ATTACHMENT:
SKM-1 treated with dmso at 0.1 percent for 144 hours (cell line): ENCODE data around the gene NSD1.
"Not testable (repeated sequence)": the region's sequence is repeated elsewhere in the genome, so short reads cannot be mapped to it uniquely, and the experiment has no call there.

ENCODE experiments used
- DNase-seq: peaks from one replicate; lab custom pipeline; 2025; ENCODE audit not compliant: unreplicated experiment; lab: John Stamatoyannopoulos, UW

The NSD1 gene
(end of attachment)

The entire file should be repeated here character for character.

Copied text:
SKM-1 treated with dmso at 0.1 percent for 144 hours (cell line): ENCODE data around the gene NSD1.
"Not testable (repeated sequence)": the region's sequence is repeated elsewhere in the genome, so short reads cannot be mapped to it uniquely, and the experiment has no call there.

ENCODE experiments used
- DNase-seq: peaks from one replicate; lab custom pipeline; 2025; ENCODE audit not compliant: unreplicated experiment; lab: John Stamatoyannopoulos, UW

The NSD1 gene